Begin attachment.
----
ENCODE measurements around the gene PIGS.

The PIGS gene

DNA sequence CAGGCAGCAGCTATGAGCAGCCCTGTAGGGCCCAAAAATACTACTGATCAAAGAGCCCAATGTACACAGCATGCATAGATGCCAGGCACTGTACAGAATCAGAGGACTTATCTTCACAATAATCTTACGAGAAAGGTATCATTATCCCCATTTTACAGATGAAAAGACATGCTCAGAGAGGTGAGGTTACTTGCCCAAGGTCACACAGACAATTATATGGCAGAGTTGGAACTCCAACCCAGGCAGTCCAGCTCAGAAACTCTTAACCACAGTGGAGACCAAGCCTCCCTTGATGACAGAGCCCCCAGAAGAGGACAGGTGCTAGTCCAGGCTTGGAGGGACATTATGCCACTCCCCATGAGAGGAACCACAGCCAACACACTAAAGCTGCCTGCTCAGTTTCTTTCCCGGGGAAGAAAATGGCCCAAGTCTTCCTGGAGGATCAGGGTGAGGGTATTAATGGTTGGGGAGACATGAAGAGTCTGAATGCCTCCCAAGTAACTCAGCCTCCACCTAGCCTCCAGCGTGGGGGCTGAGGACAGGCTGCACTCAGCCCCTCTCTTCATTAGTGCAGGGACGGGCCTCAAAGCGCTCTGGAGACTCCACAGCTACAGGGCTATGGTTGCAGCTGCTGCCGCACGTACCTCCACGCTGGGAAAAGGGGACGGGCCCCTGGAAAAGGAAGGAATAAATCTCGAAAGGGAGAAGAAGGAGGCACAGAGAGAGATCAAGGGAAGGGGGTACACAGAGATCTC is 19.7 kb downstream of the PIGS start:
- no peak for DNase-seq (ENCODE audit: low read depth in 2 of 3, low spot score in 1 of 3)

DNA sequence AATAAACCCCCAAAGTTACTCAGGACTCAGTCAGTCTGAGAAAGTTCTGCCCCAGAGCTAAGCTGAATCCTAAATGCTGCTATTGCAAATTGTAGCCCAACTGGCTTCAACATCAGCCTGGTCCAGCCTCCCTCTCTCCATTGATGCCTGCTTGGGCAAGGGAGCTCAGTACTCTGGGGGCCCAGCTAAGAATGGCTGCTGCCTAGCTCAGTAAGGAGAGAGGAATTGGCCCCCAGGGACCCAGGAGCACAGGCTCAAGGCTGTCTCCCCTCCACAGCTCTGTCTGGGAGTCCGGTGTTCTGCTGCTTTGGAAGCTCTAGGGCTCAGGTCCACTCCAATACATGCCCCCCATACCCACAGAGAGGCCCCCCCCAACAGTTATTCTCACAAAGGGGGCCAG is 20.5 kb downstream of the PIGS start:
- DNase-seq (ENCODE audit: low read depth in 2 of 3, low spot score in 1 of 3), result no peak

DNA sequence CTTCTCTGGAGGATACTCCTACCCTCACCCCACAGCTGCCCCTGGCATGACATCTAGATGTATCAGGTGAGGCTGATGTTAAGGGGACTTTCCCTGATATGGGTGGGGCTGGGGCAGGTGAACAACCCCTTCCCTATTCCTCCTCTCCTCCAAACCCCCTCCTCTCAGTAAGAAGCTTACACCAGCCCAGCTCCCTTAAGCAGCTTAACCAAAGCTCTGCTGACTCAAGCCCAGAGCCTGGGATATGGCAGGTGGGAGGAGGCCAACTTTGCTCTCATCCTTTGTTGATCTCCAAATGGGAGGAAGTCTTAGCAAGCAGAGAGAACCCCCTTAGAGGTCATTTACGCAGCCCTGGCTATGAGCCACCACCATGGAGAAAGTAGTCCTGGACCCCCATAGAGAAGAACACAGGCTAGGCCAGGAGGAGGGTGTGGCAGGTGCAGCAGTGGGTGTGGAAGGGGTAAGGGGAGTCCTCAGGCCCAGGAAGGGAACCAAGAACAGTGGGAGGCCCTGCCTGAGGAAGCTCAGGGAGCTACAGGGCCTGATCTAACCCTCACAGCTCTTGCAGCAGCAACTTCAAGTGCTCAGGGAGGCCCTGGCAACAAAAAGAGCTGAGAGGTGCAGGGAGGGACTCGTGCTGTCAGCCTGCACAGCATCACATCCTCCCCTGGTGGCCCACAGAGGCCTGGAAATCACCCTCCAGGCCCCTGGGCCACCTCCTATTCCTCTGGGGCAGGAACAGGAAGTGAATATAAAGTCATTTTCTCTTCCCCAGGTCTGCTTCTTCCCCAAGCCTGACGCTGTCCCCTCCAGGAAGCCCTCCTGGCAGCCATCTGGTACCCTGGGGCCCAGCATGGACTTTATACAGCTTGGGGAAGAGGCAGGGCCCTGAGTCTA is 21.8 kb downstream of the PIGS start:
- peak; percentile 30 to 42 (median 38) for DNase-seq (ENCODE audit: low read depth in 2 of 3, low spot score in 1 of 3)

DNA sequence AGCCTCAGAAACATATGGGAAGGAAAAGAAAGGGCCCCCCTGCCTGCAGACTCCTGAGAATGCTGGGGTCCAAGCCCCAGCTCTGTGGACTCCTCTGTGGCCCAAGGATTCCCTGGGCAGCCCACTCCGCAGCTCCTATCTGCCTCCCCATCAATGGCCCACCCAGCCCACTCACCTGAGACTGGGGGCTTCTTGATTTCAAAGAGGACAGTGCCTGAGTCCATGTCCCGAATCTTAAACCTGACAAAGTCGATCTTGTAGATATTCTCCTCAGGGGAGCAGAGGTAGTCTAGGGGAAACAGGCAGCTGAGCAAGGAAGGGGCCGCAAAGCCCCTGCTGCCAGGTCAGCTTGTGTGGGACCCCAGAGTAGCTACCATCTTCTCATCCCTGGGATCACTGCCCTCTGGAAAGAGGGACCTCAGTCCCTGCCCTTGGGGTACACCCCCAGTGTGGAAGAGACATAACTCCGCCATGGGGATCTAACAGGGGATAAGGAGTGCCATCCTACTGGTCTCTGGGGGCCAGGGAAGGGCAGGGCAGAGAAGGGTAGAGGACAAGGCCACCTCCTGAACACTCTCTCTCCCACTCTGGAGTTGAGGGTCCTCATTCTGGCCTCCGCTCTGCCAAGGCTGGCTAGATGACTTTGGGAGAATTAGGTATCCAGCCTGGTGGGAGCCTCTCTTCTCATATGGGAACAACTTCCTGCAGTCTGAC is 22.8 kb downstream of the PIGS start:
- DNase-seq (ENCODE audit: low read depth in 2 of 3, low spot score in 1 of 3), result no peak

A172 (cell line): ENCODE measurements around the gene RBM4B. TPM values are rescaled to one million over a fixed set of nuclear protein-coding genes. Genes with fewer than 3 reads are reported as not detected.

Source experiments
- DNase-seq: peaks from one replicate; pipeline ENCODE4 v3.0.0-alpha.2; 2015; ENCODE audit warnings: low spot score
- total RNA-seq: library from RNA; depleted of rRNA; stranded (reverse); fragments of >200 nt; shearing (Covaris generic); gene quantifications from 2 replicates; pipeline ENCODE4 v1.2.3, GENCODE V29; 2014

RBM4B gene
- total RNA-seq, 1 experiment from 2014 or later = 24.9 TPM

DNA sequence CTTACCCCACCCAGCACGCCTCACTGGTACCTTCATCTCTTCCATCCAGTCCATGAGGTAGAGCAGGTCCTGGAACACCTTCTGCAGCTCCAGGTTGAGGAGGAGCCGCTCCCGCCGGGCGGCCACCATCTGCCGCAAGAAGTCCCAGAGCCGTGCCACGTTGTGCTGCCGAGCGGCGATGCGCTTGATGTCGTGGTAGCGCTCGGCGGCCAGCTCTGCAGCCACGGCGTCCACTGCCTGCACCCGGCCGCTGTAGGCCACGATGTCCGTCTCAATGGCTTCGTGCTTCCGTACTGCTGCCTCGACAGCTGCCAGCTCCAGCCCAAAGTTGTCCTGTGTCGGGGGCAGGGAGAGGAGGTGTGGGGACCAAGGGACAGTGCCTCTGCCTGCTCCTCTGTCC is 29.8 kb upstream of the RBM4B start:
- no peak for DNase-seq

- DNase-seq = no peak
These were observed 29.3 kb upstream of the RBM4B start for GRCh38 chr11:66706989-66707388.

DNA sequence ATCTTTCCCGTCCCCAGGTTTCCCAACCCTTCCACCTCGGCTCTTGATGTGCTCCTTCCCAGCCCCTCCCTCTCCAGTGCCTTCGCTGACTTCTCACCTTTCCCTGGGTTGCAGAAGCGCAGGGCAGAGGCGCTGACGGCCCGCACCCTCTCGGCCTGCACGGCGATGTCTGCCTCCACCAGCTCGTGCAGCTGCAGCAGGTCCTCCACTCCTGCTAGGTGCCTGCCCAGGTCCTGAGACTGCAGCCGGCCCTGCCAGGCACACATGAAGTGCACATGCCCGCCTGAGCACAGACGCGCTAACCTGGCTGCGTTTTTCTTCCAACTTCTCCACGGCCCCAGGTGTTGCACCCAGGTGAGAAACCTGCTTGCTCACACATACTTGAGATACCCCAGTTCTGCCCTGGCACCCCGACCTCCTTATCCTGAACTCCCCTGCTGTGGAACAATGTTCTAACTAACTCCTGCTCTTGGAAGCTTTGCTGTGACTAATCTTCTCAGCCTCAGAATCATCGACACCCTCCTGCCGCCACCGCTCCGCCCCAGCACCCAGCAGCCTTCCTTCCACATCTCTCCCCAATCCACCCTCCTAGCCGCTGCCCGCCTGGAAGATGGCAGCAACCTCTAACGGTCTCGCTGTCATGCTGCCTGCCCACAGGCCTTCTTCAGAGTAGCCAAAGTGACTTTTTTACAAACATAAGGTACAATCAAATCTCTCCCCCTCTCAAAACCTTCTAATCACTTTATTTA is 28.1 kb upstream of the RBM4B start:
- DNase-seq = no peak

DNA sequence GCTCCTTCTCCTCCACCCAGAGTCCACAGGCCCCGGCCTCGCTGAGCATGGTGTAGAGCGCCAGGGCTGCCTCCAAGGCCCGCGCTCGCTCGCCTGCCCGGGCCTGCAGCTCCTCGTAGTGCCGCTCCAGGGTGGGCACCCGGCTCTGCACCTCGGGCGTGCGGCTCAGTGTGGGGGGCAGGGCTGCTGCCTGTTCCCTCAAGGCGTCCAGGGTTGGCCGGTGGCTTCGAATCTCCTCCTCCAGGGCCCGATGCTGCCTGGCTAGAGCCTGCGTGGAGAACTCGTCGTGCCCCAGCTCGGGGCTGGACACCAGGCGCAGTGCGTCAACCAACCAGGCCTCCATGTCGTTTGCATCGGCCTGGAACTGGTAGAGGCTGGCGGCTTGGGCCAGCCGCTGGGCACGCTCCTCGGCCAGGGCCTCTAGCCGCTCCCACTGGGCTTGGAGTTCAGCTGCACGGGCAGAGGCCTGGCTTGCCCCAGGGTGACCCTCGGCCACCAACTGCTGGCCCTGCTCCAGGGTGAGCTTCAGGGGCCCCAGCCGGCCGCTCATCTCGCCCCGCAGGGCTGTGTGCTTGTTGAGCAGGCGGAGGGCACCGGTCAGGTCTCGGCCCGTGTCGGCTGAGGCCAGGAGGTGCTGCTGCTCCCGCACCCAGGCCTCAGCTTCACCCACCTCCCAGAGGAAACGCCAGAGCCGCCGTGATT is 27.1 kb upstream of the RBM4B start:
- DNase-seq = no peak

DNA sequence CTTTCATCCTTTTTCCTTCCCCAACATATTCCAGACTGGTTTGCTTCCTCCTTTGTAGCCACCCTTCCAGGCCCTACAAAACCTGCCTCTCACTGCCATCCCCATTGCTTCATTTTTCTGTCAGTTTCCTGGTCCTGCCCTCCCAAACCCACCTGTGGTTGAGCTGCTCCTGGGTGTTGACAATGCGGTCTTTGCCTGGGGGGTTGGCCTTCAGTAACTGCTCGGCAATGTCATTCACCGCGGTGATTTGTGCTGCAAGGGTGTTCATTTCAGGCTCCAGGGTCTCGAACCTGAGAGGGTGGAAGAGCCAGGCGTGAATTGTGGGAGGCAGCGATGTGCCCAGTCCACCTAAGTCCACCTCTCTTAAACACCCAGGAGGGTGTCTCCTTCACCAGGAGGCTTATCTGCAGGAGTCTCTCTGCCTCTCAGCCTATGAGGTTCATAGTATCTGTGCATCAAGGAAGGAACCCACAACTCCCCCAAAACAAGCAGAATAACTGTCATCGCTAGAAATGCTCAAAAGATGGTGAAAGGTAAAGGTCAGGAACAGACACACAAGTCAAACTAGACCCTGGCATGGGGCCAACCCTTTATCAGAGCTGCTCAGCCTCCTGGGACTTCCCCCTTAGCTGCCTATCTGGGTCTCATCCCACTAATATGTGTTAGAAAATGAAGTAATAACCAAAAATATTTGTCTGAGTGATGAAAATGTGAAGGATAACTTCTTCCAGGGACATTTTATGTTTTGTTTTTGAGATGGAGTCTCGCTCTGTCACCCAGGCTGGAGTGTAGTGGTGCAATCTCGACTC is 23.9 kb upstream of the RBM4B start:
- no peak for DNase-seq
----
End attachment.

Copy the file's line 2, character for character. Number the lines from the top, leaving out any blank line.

The PIGS gene